HCMC expats donate blood as lockdown causes shortage

By Long Nguyen   August 5, 2021 | 04:15 pm PT
As HCMC faces a blood shortage while grappling with its worst Covid outbreak, many foreigners have shown their support, hoping to save more lives.

Amid the lockdowns, Liz Temple and her daughter, Madison Brown, have mostly been at home in Thao Dien Ward in District 2. But last Sunday they took a trip to District 5, passing six Covid checkpoints across the city to reach Cho Ray Hospital to donate blood.

"Madison registered to donate after she saw a Facebook post about blood shortages due to Covid-19," Temple, a teacher from Australia, told VnExpress International. This was the first time they had ever donated blood.

They are among many expats in Saigon to do so as the city faces a shortage amid the pandemic.

Matthew Landwehr donates his blood, July 24, 2021. Photo courtesy of Matthew Landwehr.

Matthew Landwehr, coming from South Africa, donates blood in Tan Binh District on July 24, 2021. Photo courtesy of Matthew Landwehr.

It began in late May. Later, when the city imposed a semi-lockdown to combat Covid, all registrations for blood donations were canceled.

Nguyen Phuong Lien, deputy director of the HCMC Blood Transfusion Hematology Hospital, which provides blood to hospitals across the city, said as of last Sunday it only had 640 bags of type O blood left in stock, while the average daily demand is for 150 bags.

She called on the public to donate as soon as possible.

Many foreigners have responded to the call.

Jovidon Khojaev, 23, an MMA fighter from Tajikistan, also learned about the blood shortage from Facebook and decided to do his bit.

He said: "It is lucky that I have O blood, I live in Saigon. I wanted to do something."

People with O negative blood are dubbed universal donors since red blood cells from this type of blood can be transfused to anyone regardless of their type.

Temple and Brown also have O type blood.

South African Matthew Landwehr of Tan Binh District donated in July.

"I saw a news article on Facebook saying that the blood levels were low, so I wanted to help out in any small way I could," he said.

Donors can visit the Blood Transfusion and Hematology Hospital at 118 Hong Bang, Ward 12, District 5, any day between 7 a.m. and noon, and 1:30 and 4:30 p.m., carrying ID papers.

They are advised to register in advance at 0919660010, 028 39557858 or tiepnhanhienmau@gmail.com so that they can receive a confirmation message they can use to get through Covid checkpoints.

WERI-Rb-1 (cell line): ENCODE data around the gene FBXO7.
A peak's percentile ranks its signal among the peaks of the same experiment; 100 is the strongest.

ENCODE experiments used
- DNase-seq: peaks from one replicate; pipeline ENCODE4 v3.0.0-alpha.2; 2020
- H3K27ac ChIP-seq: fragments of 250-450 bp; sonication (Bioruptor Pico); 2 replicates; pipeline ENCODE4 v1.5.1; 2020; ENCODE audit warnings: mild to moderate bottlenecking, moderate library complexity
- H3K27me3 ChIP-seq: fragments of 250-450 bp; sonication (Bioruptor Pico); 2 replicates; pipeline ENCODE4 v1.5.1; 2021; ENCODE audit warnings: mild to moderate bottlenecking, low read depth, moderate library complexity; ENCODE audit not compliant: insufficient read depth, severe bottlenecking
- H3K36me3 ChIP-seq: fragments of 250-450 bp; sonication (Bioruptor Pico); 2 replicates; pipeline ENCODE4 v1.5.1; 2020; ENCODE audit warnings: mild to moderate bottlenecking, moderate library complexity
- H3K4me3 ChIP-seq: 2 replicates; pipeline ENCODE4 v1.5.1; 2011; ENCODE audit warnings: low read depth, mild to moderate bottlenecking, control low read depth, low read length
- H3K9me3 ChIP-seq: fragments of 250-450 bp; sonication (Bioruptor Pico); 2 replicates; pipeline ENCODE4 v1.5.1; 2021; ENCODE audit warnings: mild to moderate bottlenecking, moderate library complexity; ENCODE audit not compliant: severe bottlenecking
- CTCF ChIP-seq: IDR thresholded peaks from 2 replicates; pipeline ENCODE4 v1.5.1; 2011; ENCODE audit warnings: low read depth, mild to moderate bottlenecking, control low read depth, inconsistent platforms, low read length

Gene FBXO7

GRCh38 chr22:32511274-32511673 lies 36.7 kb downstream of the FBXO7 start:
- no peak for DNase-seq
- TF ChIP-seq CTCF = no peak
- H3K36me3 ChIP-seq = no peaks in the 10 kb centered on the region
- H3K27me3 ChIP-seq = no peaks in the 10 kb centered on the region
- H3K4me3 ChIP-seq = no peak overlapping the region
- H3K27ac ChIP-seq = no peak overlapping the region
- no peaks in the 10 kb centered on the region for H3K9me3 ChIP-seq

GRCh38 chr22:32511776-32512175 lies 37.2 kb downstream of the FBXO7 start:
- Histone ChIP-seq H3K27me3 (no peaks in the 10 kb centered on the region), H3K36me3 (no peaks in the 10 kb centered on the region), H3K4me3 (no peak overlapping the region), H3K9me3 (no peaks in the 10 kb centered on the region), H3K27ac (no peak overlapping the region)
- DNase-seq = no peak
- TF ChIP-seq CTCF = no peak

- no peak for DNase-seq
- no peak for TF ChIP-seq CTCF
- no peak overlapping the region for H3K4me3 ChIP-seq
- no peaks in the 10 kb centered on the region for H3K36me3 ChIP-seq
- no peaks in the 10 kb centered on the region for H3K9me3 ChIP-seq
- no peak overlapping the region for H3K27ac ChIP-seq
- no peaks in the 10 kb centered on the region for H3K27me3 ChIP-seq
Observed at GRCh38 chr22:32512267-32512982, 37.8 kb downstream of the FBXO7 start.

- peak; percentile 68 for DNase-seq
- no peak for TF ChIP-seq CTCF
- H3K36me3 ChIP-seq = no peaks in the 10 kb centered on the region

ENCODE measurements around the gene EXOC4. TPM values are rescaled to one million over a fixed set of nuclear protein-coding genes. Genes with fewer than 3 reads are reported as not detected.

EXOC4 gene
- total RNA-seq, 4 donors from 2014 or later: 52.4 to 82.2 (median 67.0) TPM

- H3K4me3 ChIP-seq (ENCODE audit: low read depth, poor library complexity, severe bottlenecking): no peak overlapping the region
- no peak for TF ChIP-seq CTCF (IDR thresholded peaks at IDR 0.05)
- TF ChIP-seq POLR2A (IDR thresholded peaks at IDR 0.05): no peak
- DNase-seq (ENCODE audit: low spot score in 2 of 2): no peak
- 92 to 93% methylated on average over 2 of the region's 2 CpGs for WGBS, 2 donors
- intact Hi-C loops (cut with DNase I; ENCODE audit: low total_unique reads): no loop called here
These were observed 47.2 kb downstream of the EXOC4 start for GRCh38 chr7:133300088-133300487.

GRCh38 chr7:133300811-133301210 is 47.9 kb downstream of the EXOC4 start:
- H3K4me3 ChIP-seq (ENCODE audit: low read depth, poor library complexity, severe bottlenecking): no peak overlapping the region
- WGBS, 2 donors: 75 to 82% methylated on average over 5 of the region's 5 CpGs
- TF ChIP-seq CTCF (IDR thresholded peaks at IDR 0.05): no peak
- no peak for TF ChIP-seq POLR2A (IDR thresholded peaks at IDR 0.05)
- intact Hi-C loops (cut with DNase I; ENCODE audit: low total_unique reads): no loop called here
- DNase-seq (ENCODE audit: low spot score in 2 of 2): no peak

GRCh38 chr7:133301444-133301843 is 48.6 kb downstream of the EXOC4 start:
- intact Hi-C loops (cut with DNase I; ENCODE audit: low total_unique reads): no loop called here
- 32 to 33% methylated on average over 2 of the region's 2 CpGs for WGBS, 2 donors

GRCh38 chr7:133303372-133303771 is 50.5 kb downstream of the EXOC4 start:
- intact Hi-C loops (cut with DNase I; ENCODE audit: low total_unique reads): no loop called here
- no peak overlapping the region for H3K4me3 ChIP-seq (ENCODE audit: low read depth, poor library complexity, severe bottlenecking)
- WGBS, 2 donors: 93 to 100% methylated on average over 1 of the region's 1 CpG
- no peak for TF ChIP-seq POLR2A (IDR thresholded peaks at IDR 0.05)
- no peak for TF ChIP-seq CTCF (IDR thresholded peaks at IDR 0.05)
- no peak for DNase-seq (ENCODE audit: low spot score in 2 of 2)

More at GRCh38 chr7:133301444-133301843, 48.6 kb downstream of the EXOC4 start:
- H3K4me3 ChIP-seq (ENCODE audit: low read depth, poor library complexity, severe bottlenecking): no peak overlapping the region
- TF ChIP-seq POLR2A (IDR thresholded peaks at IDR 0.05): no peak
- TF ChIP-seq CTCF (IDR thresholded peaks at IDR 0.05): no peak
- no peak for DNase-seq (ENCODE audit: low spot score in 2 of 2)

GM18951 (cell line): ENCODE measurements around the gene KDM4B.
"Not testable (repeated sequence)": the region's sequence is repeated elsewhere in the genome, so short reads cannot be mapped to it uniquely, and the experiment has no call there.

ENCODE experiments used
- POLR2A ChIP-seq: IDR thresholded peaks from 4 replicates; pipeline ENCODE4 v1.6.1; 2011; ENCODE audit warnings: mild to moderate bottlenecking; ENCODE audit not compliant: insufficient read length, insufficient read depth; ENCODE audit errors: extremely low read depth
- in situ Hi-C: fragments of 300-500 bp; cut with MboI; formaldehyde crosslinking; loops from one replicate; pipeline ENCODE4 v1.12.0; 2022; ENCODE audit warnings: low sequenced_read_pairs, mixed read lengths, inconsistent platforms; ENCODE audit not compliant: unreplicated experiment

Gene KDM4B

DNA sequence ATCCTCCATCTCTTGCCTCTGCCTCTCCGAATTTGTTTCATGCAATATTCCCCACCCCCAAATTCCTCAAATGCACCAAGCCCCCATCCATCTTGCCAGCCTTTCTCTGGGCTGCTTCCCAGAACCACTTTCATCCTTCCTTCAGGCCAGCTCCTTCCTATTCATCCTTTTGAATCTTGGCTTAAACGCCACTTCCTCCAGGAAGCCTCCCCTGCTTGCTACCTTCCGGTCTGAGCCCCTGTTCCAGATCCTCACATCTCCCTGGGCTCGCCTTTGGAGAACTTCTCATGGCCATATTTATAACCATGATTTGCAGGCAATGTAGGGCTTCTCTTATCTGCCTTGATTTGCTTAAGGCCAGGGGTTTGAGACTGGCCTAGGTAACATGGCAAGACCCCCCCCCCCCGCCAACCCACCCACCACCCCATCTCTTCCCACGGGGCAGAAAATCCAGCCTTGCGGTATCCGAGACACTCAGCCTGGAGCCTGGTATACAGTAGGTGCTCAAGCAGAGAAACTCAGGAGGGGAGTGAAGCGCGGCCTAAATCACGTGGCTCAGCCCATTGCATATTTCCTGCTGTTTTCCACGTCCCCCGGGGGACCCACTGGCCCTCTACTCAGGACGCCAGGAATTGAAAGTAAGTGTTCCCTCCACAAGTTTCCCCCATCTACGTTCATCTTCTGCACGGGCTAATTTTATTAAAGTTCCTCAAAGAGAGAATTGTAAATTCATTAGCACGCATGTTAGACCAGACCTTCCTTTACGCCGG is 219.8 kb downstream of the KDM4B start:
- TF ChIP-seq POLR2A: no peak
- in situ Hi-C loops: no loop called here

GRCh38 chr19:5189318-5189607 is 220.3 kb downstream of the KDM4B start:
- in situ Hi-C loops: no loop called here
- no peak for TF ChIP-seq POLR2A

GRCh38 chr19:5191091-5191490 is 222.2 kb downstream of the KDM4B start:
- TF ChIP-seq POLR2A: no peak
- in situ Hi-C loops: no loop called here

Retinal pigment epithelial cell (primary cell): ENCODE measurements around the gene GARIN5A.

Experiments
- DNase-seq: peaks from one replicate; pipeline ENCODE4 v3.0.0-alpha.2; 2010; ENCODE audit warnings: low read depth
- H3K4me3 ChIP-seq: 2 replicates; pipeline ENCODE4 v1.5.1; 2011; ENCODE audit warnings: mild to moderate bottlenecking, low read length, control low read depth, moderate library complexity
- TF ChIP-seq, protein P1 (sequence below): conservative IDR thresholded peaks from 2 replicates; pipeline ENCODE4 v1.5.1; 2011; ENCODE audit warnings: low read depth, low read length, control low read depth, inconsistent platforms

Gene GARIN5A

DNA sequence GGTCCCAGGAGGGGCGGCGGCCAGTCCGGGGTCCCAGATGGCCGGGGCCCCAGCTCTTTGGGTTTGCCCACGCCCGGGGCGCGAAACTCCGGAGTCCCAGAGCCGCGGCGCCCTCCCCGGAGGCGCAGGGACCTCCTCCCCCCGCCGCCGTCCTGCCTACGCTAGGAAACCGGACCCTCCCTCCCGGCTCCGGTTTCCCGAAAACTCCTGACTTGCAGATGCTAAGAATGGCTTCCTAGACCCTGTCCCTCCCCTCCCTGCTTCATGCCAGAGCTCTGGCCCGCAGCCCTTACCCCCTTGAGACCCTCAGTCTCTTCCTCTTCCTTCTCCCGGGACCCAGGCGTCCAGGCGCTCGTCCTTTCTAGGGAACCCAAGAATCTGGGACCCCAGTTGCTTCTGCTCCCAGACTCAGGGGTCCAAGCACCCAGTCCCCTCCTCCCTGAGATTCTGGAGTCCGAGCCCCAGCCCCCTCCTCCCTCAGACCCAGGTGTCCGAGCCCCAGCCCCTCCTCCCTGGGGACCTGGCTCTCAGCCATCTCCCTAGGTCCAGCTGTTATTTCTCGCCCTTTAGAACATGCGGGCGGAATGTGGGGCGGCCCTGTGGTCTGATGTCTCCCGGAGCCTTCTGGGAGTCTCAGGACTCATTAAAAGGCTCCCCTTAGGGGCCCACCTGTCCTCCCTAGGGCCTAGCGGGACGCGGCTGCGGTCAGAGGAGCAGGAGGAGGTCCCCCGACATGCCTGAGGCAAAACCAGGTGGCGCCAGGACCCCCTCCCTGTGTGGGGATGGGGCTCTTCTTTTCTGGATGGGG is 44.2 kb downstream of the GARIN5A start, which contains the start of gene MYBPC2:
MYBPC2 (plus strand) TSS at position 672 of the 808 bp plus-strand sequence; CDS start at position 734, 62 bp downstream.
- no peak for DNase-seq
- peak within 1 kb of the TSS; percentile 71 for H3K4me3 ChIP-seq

Many people said they were allowed to pass through checkpoints easily after showing their blood donation appointment on mobile phones.

"We were stopped maybe five or six times by police at checkpoints on the way to the hospital," Temple said.

"We went at around 8:30 a.m. from Thao Dien and arrived at Cho Ray Hospital just after 9 a.m. There was hardly any traffic apart from shippers on the streets."

She said language was not a major problem, and since people strictly followed Covid prevention measures they were not worried about infection risks.

"There were other people there, but all precautions like temperature checks, hand sanitizers and distance between people were observed. The entire process took only around 45 minutes."

Landwehr also felt at ease with the Covid precautions taken at the blood donation center in Tan Binh District, saying it was well laid out. While the registration form was in Vietnamese, other donors helped him out where he could not understand.

An American woman has her blood pressure taken before donating her plasma at the National Hospital for Tropical Diseases in Hanoi, August 12, 2020. Photo by VnExpress/Minh Nhat.

An American woman has her blood pressure taken before donating her plasma at the National Hospital for Tropical Diseases in Hanoi, August 12, 2020. Photo by VnExpress/Minh Nhat.

After the donation, they were given certificates, gifts and a small amount of money, which was a surprise, Temple said.

"They gave us milk and cookies to take home. We were also given a certificate to say we donated."

She and her daughter did not expect to be given anything for their donation and tried to leave without the milk and cookies, "but the staff insisted we take the bags home with us."

Normally, blood donors are advised to rest briefly and have some light refreshments and snacks before receiving their certificate and payment.

"When we arrived home we were totally surprised to find they had given us each VND50,000 ($2.18) in an envelope," Temple said.

In the last few weeks, with hospitals calling on people to donate blood amid the lockdown, many foreigners have shown their support by sharing their experiences and blood donation process on Facebook.

"It takes you like 20 minutes (to donate blood) but this 20 minutes can help someone’s life," Khojaev said.

Echoing this, Landwehr said he would like to encourage everyone to donate blood.

"You never know when you will be in hospital and be in need of someone else's blood to survive. It's quick, easy and relatively pain- free."

Many could not hide their sadness at seeing their city desolate amid the lockdown, but all believed things would get better as long as people showed kindness and compassion.

Temple said: "I have no doubt that Saigon will overcome Covid-19 again, and reopen and rebuild the community, the schools and the businesses... If anyone can make a blood donation, please do it."

HCMC has become the epicenter of the latest Covid wave that began in late April and infected over 185,000 people nationwide. City authorities have imposed night-time restrictions and banned non-essential travel.

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